A Brief but Complete History of BJJ: Origins to Modern MMA
By Elite Sports on
By Elite Sports on
The term Brazilian jiu-jitsu seems common to modern-day combat sports enthusiasts.
Everyone who knows about the world of wrestling and fighting has certainly heard of Brazilian jiu-jitsu.
This grapple-based fighting style, 90% of which is fought on the ground, has become the second most dominating fighting style in the world as per UFC wins.
But let’s go through a brief journey through time and look at the origins of BJJ and rediscover how BJJ became part of the modern MMA.
What is the Origin of Brazilian Jiu Jitsu?
The answer to the question, where and when did jiu jitsu start, is India. Buddhist monks in the continent created what resembles jiu jitsu.
Here’s how it happened.
356 BC: Buddhist Monks Perfect the Art of Subduing Opponents
Jiu jitsu, contrary to what many might believe, came from Indian Buddhist monks. It is believed that the culture was transferred to Asia by Alexander the Great.
Historical records show the Ancient Greek Olympic Games that hosted Pankration.
This was a sport that involved grappling, wrestling, boxing and anything except for biting and gouging.
However, in India, most believe the technique of jiu jitsu was invented and perfected by Buddhist monks who had to cover long distances alone and were frequently attacked by bandits.
Their sentiments and morality of devotion to love and peace became the origin of this martial art.
Since they were against unnecessary violence, they derived jiu jitsu as an unarmed self-defense measure.
Fighting with superior knowledge and control of the body to subdue, rather than kill their opponent.
This also explains (to some extent), the use of a BJJ Gi.
However, this is where those who know the involvement of Judo in BJJ would argue that there’s no way Judo was in India.
It’s true, jiu jitsu that we see today traces its origins back to 14th century Japan.
1400-1800s: Japanese Samurai Build Upon Jiu Jitsu
The Japanese army consisted of the warrior samurai caste that specialized in perfecting combat styles to enhance their efficiency as soldiers on the battlefield.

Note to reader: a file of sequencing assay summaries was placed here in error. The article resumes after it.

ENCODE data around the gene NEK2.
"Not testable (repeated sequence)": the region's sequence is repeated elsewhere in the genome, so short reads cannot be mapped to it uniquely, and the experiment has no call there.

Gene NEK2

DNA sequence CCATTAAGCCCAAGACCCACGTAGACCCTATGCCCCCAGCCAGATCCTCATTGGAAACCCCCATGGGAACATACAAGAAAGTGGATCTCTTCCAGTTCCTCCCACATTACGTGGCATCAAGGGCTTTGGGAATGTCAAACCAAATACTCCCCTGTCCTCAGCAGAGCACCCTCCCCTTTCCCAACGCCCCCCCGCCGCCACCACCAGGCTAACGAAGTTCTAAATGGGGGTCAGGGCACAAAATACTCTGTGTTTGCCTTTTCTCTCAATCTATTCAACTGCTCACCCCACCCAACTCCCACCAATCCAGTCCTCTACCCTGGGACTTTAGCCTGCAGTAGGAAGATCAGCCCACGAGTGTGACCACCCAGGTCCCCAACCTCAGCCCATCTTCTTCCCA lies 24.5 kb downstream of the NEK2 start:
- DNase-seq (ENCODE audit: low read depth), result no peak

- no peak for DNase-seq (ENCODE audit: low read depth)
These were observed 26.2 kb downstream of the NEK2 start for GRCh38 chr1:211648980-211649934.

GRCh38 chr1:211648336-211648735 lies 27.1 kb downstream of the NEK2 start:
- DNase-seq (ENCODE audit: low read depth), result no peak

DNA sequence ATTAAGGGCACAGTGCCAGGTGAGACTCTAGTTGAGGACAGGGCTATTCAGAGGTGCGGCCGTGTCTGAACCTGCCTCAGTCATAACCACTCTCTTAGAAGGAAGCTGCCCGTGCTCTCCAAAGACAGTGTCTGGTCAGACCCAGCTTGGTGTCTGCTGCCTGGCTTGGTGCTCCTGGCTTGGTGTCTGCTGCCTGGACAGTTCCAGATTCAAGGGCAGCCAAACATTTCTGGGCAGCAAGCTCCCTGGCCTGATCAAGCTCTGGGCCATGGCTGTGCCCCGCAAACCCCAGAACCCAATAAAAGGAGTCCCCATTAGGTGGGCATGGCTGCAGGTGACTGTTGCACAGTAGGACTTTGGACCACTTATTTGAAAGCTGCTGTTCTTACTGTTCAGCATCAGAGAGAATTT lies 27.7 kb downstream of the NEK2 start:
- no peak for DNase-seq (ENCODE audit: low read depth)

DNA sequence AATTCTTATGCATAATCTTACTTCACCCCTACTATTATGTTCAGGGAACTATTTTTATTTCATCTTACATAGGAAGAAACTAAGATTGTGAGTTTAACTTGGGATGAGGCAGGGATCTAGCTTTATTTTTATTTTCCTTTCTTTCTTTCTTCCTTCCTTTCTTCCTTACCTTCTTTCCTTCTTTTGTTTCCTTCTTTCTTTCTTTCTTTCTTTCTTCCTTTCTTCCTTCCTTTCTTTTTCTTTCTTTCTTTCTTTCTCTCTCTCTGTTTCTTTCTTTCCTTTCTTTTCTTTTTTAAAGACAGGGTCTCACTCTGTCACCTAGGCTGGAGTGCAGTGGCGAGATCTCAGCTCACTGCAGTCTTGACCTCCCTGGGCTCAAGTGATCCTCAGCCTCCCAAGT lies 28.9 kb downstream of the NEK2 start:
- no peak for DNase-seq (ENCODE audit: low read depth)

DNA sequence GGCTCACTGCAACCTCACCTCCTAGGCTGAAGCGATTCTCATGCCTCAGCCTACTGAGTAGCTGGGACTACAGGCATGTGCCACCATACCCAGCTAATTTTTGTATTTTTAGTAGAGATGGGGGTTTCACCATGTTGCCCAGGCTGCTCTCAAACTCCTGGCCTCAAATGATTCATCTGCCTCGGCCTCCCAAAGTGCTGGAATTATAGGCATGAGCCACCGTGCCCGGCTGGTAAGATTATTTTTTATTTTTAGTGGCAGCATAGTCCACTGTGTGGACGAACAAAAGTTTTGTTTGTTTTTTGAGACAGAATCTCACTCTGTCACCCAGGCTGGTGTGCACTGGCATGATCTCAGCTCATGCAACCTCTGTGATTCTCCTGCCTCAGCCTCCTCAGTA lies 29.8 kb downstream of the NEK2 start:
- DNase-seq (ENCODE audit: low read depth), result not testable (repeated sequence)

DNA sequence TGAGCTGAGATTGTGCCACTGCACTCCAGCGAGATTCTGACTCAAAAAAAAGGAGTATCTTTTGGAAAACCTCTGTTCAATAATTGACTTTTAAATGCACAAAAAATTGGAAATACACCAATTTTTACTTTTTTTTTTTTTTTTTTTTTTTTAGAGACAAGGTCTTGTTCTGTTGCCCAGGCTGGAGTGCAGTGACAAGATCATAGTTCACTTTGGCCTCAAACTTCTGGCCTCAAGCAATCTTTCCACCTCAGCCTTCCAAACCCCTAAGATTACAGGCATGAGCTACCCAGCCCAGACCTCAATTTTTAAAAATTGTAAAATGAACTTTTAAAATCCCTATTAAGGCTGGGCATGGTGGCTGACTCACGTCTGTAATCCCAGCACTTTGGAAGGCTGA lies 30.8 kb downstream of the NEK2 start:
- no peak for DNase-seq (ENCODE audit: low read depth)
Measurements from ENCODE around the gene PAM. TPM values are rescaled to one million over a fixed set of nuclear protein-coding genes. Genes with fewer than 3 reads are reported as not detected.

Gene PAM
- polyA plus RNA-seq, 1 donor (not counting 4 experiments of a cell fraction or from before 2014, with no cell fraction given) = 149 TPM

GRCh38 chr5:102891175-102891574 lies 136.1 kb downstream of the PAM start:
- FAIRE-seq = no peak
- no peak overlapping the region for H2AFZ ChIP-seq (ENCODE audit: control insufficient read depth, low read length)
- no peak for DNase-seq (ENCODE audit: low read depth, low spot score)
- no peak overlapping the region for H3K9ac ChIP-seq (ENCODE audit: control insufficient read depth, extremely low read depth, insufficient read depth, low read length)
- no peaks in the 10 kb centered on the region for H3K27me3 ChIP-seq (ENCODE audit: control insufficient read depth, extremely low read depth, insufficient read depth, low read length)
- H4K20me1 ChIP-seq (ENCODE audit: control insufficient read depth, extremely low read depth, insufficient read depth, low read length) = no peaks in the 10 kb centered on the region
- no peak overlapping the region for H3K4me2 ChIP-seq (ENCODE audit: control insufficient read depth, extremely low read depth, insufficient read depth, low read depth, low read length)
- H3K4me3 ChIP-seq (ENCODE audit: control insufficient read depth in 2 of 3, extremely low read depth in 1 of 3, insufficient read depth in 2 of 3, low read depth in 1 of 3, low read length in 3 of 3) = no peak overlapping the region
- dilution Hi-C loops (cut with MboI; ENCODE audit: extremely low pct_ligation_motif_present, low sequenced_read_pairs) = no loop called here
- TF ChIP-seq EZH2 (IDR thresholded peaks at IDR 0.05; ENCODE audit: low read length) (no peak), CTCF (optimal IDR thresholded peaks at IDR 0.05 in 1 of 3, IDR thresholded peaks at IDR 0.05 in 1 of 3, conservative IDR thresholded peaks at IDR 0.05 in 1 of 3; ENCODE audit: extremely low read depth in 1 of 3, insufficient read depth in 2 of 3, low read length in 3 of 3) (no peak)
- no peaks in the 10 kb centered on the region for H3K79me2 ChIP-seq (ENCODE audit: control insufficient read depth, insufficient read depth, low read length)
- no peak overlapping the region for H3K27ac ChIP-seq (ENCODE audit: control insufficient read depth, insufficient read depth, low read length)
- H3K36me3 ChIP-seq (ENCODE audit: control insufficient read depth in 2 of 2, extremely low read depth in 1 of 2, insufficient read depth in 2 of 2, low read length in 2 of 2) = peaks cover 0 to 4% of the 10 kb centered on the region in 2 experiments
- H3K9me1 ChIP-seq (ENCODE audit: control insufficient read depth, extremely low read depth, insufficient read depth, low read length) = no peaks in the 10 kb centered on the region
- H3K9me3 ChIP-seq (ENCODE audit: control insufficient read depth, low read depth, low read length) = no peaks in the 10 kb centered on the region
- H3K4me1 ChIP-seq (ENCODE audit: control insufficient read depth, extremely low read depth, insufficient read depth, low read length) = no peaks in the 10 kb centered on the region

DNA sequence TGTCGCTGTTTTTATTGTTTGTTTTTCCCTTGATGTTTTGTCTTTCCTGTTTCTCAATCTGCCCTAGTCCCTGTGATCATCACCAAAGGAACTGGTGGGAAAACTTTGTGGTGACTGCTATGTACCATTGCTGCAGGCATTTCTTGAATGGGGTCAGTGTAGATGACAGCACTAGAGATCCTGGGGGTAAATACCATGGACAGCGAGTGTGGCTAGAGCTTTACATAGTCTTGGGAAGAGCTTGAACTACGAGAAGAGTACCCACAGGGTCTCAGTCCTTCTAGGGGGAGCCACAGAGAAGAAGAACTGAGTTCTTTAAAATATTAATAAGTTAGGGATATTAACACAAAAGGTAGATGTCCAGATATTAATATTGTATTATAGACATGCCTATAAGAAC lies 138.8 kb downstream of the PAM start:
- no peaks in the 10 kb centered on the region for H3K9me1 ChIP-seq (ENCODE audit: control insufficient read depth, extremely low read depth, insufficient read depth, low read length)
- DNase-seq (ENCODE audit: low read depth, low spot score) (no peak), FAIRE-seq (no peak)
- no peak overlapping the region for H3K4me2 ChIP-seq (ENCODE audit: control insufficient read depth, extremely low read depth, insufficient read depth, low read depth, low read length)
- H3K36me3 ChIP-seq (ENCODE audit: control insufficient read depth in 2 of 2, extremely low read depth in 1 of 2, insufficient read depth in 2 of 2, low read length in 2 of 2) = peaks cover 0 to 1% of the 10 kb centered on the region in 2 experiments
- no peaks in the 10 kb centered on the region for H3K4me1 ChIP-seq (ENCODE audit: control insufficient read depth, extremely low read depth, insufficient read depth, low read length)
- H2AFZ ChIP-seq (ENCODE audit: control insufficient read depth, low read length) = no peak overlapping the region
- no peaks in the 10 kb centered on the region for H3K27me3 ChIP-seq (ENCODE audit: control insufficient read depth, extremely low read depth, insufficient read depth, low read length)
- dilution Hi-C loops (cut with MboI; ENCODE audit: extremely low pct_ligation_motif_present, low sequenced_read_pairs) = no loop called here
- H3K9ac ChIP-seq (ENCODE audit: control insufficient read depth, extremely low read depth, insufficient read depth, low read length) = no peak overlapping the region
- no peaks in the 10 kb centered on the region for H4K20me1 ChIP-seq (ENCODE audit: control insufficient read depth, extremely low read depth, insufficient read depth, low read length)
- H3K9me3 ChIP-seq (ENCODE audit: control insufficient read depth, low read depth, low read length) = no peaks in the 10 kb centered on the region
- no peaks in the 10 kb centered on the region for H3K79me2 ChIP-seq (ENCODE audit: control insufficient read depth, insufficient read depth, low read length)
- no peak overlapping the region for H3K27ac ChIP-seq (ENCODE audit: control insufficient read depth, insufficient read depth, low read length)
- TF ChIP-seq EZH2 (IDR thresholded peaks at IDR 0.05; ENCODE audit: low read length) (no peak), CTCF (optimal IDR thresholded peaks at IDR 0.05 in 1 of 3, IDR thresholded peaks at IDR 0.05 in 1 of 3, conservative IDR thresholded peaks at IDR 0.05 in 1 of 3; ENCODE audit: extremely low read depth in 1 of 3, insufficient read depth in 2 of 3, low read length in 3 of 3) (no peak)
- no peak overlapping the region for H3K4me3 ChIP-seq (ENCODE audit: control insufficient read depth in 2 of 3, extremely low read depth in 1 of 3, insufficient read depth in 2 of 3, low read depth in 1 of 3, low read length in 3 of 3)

When it was clear that kenjutsu (an umbrella term for all forms of swordsmanship) was ineffective in situations where samurai found themselves disarmed, they developed upon the knowledge of jiu jitsu.
Although it literally means gentle art, jiu jitsu proved to be one of the most dominating fighting styles that allowed the samurai to best their opponents on the ground.
1870’s: Origins of Judo
In the 19th century, the art of jiu jitsu spread across regions and was now present in many distinct styles or ‘ryu’ (ree-you).
All these styles incorporated weapon use, ground-based fighting moves as well as grapples and strikes.
One practitioner of the art, by the name of Jigoro Kano, started studying jiu jitsu and developed his own style of fighting in 1877.
This ‘ryu’ revolved around the concept of ‘randori’ or free practice which was different from the partner practice that prevailed at the time.
Kano’s ryu, what he called Kodokan, was introduced in 1882.
Kodokan went on to become Judo, one of the most practiced combat sports in years to come.
1904: Mitsuyo Maeda, the Jiu Jitsu Master Dominates the West
Jigoro Kano went on to teach many disciples, many of whom became legendary fighters that are cherished to this day.
One of these was Mitsuyo Maeda, the man who introduced Jiu Jitsu in the west.
Mitsuyo Maeda was a Kodokan School instructor when he decided to travel to Europe and America to compete.
His arrival in the west was solely for the promotion of Judo (based upon jiu-jitsu) and to test it out in competition with other fighting styles of the world.
However, the world wasn’t ready for Mitsuyo Maeda or any of the Jiu Jitsu and Judo practitioners as renowned athletes from England, Belgium, Spain and America fell one after the other.
The fact that the losers of the matches were easily twice or thrice the weight and size of the winner was truly astonishing for the world.
This led to the world becoming increasingly curious about how Jiu Jitsu worked.
Maeda’s presentation and challenges in Costa Rica, Honduras, Panama, Columbia, Ecuador, Argentina, Peru, Chile and El Salvador proved that his fighting style reigned supreme.
Legend has it that Maeda was once challenged by a capoeira artist by the name of Pe de Bola.
Pe De Bola was a 6’3” man who weighed at least 100 kgs. Whereas, Maeda was only 5’5” and weighed around 68kg for most of his life.
What’s really awesome is that before the fight, Maeda allowed the towering giant to use a knife throughout the fight.
Unscathed, Maeda finished him off and proved his superiority. Although it’s unclear when it was first coined, Maeda eventually earned the title, Count Koma.
Count Koma introduced the first ten rules that laid the foundations for modern BJJ competitions.
1914: Maeda Settles Down in Brazil
The turning point of jiu jitsu history came when Maeda settled down in Brazil as part of a large Japanese immigration colony.
Luckily, Maeda made friends with Gastao Gracie, who was an influential businessman at the time.
Gracie went on to help Maeda get himself established in Brazil. To show his gratitude, Maeda agreed to teach Gracie’s oldest son, Carlos Gracie, his martial art.
This was the pivotal moment of BJJ history as many know the importance of the Gracie family in Brazilian Jiu Jitsu.
1917: Carlos Gracie Learns BJJ from Mitsuyo Maeda
Carlos Gracie, brother of 7 siblings, taught 4 of his brothers the art he had learned.
Grandmaster Carlos Gracie is regarded as the one who started Brazilian Jiu Jitsu.
Although it went against their mother’s wishes of having a family of doctors and engineers, the Gracie brothers developed a passion for Jiu Jitsu.